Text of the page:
Last Updated on May 24, 2022 by Vladimir Vulic
Life: AD 408 – 450
- Name: Flavius Theodosius
- Born AD 401.
- Became emperor January AD 408.
- Wife: Aelia Eudocia; (one daughter; Licinia Eudoxia)
- Died at Constantinople, AD 450.
Theodosius II was born in AD 401, the son of Arcadius and Aelia Eudoxia.
Already in January AD 402 he was proclaimed co-Augustus by his father.
When in AD 408 Arcadius died his son succeeded to the throne without any violence.
With Theodosius II still an infant, the regency of Constantinople fell to the praetorian prefect Anthemius.
The very rule of Theodosius II and Anthemius began with a crisis. A serious grain shortage led to riots in the streets of Constantinople.
But Anthemius soon got the situation under control again, and now, after the death of Stilicho, even established good relations with the western empire.
A new treaty confirmed peace with the Persians and the cities along the Danube and the Balkans were granted aid to help them recover from the devastation by the Goths.
An invasion by the Huns, led by King Uldin, was repelled in Moesia.
And after seeing Rome sacked by Alaric, Anthemius took to extensively fortifying Constantinople, in AD 413 building the great ‘Wall of Theodosius’ which protected a city which had long outgrown the original Wall of Constantine.
In AD 414 Anthemius handed over the regency to Theodosius II’s sister Aelia Pulcheria who, only fifteen at the time, was proclaimed Augusta.
Pulcheria was a devout Christian, so much so that many saw her demands of chastity and asceticism as attempts to turn the court of Constantinople into a nunnery.
Then in AD 416 Theodosius II, at fifteen years of age, was declared ruler of Constantinople in his own right. However, Pulcheria continued to administer his government on his behalf for his entire reign.
The most notable event of the following years was the decision by the government of the eastern empire to establish Theodosius II’s cousin Valentinian III as the western emperor in AD 425. Theodosius II even travelled toward Italy to crown his cousin himself, but fell ill on the way, having to let Helion, his chief minister, crown Valentinian III on his behalf.
The most outstanding feature of the reign of Theodosius II arrived in AD 438, when the Theodosian Code was published. It was a compilation of imperial edicts stretching back over a century, made up of sixteen books. It had been compiled over eight years and had been agreed with Valentinian III.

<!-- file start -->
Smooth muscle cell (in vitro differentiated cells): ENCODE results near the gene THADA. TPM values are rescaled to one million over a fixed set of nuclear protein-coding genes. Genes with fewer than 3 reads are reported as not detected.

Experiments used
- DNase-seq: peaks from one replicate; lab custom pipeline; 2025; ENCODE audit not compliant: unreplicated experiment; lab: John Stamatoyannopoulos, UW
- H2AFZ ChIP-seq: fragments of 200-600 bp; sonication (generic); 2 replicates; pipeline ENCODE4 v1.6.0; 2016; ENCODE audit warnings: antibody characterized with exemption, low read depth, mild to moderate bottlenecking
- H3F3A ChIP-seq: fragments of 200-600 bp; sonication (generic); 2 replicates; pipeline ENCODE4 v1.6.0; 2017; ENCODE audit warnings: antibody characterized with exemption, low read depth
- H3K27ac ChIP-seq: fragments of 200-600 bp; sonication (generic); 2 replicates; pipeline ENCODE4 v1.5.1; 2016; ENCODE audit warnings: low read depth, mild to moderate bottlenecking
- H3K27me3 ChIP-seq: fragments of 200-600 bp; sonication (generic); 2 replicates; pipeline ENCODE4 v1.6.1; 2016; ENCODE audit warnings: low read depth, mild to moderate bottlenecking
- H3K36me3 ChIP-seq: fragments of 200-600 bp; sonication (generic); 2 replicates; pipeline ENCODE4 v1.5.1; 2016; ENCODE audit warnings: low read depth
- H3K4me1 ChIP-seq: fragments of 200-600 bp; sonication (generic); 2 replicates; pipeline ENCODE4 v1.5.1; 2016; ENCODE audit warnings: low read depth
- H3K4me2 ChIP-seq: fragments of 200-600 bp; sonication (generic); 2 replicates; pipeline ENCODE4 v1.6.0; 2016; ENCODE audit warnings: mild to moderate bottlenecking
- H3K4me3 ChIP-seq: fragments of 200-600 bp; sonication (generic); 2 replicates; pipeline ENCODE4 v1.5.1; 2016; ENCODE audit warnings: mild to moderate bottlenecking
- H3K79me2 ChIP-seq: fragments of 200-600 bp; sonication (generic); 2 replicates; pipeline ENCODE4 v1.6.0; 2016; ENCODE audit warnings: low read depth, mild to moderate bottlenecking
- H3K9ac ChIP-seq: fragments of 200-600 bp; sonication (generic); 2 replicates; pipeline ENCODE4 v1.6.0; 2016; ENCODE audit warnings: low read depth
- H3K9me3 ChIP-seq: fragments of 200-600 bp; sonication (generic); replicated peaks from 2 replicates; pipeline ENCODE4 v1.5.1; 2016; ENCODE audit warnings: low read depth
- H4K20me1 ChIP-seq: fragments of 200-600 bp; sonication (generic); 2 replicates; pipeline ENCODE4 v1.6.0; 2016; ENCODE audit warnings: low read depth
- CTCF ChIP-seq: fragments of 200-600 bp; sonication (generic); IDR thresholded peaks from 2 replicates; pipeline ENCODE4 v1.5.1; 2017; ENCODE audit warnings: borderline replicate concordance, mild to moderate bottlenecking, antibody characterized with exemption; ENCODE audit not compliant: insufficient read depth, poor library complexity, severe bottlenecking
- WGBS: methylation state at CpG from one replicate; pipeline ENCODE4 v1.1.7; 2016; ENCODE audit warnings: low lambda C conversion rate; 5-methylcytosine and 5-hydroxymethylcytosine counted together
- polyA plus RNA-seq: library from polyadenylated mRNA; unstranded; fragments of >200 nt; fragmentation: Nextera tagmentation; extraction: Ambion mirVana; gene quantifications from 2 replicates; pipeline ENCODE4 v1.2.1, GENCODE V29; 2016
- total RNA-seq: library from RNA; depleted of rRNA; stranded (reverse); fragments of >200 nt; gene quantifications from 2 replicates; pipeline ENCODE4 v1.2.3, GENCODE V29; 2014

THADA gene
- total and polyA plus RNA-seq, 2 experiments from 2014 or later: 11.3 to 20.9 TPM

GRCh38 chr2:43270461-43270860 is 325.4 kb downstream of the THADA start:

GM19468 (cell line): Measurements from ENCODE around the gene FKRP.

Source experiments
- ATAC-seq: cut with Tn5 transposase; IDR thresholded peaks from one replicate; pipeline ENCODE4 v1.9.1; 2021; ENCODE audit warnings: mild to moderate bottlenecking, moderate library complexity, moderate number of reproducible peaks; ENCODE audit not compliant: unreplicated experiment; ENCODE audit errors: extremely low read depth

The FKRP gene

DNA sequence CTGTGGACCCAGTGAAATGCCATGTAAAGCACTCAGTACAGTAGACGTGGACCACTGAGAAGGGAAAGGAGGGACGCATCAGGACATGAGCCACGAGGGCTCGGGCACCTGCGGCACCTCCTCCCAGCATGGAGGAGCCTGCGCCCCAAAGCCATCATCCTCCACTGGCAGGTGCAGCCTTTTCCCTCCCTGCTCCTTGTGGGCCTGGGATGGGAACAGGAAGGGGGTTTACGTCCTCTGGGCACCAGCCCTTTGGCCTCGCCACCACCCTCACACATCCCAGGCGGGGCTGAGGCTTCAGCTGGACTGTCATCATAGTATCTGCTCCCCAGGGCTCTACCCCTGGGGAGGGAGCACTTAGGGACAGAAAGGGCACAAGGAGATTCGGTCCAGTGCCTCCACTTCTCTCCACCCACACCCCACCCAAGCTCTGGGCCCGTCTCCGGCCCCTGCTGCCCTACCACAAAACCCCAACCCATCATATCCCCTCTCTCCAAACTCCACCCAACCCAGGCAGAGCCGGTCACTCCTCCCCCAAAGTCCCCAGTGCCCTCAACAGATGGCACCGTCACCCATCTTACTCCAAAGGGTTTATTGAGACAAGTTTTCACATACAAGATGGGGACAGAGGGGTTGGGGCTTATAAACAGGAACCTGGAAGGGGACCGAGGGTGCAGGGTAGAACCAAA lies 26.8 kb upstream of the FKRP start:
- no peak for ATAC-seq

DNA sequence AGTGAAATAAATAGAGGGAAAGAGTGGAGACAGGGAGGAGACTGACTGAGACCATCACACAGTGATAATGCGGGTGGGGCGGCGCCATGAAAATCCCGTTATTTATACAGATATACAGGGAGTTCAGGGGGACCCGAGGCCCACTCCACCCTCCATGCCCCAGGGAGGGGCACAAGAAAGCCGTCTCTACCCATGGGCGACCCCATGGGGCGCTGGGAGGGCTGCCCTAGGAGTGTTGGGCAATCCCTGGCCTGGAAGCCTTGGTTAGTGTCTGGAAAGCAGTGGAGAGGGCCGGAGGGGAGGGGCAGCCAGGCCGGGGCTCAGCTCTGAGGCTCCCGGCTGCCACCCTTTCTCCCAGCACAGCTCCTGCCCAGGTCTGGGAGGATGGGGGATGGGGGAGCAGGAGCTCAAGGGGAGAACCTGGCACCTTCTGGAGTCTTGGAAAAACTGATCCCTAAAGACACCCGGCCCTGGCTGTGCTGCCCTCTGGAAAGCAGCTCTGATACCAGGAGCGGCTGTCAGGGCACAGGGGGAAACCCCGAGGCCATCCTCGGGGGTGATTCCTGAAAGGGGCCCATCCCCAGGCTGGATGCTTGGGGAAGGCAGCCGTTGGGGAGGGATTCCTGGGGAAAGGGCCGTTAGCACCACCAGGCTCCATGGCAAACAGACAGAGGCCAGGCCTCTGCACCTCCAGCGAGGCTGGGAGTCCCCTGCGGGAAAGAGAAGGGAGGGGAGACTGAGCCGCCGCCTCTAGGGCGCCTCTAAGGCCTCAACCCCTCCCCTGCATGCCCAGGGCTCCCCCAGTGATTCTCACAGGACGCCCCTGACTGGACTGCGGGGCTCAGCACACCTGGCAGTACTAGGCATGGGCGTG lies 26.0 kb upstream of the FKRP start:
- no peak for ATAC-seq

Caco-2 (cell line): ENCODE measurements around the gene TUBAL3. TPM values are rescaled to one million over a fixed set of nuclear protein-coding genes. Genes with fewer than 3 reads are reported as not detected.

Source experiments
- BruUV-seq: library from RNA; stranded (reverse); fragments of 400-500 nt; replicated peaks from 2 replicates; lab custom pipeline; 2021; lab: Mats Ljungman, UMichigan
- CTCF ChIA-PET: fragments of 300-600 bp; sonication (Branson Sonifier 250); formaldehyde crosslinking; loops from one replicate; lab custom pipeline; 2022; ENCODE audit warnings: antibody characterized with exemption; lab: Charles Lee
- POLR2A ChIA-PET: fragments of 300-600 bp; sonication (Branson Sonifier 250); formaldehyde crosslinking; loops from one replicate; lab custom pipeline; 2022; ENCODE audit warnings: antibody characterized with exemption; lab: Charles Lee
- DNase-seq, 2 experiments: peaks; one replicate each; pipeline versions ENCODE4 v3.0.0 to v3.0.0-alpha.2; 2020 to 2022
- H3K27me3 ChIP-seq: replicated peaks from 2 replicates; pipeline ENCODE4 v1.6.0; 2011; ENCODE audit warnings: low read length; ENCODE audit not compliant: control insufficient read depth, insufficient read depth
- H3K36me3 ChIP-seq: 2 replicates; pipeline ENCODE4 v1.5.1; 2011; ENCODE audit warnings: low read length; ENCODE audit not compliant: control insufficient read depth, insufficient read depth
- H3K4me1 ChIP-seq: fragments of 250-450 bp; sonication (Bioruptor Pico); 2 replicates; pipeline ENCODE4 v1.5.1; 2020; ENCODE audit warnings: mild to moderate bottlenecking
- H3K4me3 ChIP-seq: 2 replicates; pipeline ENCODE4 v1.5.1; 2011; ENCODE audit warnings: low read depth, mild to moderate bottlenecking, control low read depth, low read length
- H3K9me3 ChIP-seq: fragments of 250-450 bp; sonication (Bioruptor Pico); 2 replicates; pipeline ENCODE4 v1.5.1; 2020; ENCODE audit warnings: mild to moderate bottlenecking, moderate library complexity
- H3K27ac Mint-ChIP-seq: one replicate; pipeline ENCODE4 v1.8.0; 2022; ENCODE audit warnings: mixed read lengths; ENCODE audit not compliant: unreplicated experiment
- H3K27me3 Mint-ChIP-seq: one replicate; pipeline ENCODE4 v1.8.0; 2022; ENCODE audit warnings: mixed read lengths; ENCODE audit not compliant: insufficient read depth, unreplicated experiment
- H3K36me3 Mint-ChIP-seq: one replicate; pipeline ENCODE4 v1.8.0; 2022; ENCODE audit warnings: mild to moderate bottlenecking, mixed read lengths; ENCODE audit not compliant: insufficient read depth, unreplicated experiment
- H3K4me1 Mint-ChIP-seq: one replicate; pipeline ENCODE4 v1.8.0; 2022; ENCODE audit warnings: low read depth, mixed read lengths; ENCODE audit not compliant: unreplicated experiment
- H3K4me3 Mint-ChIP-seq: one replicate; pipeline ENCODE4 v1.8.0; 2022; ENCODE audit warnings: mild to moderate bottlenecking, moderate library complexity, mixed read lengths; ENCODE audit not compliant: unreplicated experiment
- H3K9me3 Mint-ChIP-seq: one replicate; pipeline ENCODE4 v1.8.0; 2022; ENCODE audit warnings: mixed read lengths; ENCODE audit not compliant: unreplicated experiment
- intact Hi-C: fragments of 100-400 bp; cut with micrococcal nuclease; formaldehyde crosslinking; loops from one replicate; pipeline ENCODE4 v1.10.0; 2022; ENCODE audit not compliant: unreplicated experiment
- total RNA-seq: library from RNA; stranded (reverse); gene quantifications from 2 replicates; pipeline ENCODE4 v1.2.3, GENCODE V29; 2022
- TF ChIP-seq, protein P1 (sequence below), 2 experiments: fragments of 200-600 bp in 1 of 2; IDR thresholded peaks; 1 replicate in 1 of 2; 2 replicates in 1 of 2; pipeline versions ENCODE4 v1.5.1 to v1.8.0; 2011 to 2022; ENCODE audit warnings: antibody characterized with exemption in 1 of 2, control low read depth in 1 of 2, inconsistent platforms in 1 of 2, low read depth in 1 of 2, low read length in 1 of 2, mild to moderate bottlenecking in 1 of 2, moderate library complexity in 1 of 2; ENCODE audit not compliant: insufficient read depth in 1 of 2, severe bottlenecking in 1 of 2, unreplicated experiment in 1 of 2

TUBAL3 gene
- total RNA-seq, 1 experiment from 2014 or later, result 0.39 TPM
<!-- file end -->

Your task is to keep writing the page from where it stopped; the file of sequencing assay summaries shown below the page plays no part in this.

In the later years of Theodosius II’s reign the Danubian provinces suffered enormously under invasions by the Huns.
Constantinople itself was more and more believed in danger by the barbarians. Particularly when in AD 447/48 earthquakes destroyed large parts of the city wall and coastal defences.
The wall was repaired within a frenzied effort during only two months. And thereafter a new wall with ninety two towers was added between the repaired wall and the moat, thereby creating the famous triple defence which should repel successive invaders for another millennium.
For a brief period Pulcheria, who earlier had forced the emperor’s wife Aelia Eudocia into exile to preserve her power, was eclipsed during the AD 440’s by the eunuch Chrysaphius Zstommas. But his influence soon waned, leaving Pulcheria to return to the very head of Theodosius II’s government.
Then, in the year AD 450, Theodosius II while riding near the river Lycus was thrown from his horse. He suffered a severe injury to his spine and died.
Theodosius II had been Augustus for forty nine years and had been the sole ruler of the eastern empire for forty two years. It had been the longest reign in Roman history. And yet in all these years he left the governing of his empire to others.
Historian Franco Cavazzi dedicated hundreds of hours of his life to creating this website, roman-empire.net as a trove of educational material on this fascinating period of history. His work has been cited in a number of textbooks on the Roman Empire and mentioned on numerous publications such as the New York Times, PBS, The Guardian, and many more.